'Why does my skin tone define what I can and can’t cook? Why should it?'

The  Staff Canteen

One Michelin Star Chef Aktar Islam isn't one to hold back when he senses that a wrong needs to be made right. 

We have heard multiple instances of this over the course of the latest Grilled podcast episodes, which he co-hosted alongside TSC editor Cara Houchen. 


Needless to say that Aktar is also an excellent chef, as his illustrious career, parts of which were broadcast on television and the remaining can be seen in his growing empire of award-winning restaurants, show. 

There's also the fact that in 2019, Aktar's flagship, Opheem, became the first Indian restaurant outside of London to earn a Michelin star in the UK guide. 

In the final episode of his co-hosting stint - where he and Cara were joined by ex-Adam's restaurant head chef, successful fine dine at home delivery chef and soon-to-be-owner of his own restaurant chef, Tom Shepherd - Aktar touched on a topic he rarely breaches, which is the pigeon hole he has often been placed in on the basis of the colour of his skin.  

Recalling an incident which took place at Pulperia, Aktar's Argentinian steakhouse, when a guest - and ostensibly a prominent food writer - commented (in Tom's words) that he was "cooking food that they wouldn't think that you could cook." 

Aktar said: “I just don’t suffer bulls**t too well,” he said. “I’m quite a tolerant guy, but some things just really p**s me off.” 

“Why does my skin tone define what I can and can’t cook? Why should it?"

"No-one has an issue with a chef who was born and brought up in England cooking French or Italian food," he continued,  "because he’s white."

"I feel I can cook Italian food really well, better than a lot of the so-called Italians in the city,” citing his former restaurant, Legna, which earned a mention in the Michelin Guide.

Detailing the review, he said that the critic in question "wrote that you have to question the logic of the consumer allowing people with names like Aktar Islam to cook Italian food. Why? Why is Tom, John or Ben from f*****g King’s Standing okay to cook Italian food? He’s about as Italian as I am.” 

“I don’t see race as an issue,” he hastened to add, “but in the context of this conversation, why is someone who is Caucasian okay to spread their wings culturally and dip their toes into various cultures?”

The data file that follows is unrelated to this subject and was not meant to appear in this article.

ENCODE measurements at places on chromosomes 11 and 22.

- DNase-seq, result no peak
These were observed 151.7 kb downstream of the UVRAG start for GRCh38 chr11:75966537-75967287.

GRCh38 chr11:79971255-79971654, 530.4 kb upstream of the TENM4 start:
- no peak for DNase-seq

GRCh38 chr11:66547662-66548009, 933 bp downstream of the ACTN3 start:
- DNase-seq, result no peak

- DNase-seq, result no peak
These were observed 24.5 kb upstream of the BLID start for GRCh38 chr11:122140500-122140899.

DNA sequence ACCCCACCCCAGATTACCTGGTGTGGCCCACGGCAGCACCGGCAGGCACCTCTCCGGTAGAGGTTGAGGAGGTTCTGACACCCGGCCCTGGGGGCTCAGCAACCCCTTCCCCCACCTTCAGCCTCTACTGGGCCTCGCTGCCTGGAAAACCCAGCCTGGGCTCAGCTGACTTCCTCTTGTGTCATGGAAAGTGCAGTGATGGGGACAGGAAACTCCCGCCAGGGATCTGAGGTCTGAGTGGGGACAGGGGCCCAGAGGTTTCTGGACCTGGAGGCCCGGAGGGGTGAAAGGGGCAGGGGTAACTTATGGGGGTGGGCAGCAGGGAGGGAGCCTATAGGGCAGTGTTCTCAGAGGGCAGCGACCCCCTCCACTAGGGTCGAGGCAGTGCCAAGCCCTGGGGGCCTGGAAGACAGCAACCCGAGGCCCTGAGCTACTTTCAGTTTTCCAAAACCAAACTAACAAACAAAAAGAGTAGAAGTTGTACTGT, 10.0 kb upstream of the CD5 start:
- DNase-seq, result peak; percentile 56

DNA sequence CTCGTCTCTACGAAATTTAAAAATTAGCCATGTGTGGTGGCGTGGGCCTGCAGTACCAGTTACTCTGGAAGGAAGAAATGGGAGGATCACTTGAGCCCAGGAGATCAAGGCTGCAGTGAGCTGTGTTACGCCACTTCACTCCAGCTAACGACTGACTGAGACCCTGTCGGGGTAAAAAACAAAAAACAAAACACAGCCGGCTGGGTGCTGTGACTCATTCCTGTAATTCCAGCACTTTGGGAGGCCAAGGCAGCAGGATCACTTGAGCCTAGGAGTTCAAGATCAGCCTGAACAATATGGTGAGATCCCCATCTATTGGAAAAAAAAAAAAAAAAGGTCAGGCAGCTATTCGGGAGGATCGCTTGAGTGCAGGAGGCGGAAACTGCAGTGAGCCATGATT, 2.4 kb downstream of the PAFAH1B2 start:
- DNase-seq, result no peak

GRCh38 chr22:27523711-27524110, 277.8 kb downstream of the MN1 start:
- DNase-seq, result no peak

“Which part of me says all I’m able to do is bang out Baltis at £4.95?”

The fact that it was written by a prominent food writer, he said, shows that the school of thought they belong to lives on.

“I’ve had it where at Legna I used to get people coming in saying ‘well how many Italians have you got in the kitchen?’ What’s that got to do with anything?”

“Just because I’m this colour, what makes you think I can’t cook Italian food? The fact is, I actually know how to cook Italian food better than these people who are banging out so-called Italian food, that s**t, bastardised version that we’ve become used to because of chains like Bella Pasta [sic] and stuff like that.”

“I’ve spent enough time looking at it and I’ve worked with people who’ve taught me Italian food, proper guys who are really passionate about it, to the point where these guys themselves were driven out of Birmingham 20 years ago because the Brummie culture didn’t understand what real Italian food was.”

“To. have that real ability and understanding of that cuisine questioned because of my skin tone," he added, "stuff like that really p****s me off. I can deal with criticism, if someone says ‘you know what I don’t like the way you cooked that steak, I didn’t like it, my interpretation of medium rare is like this,’ I can deal with that.

"But for someone to question my ability to cook a steak because I’m brown, people like that need to be ribbed. And I take great pleasure in doing it.” 

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The  Staff Canteen

The Staff Canteen

Editor 8th June 2021

'Why does my skin tone define what I can and can’t cook? Why should it?'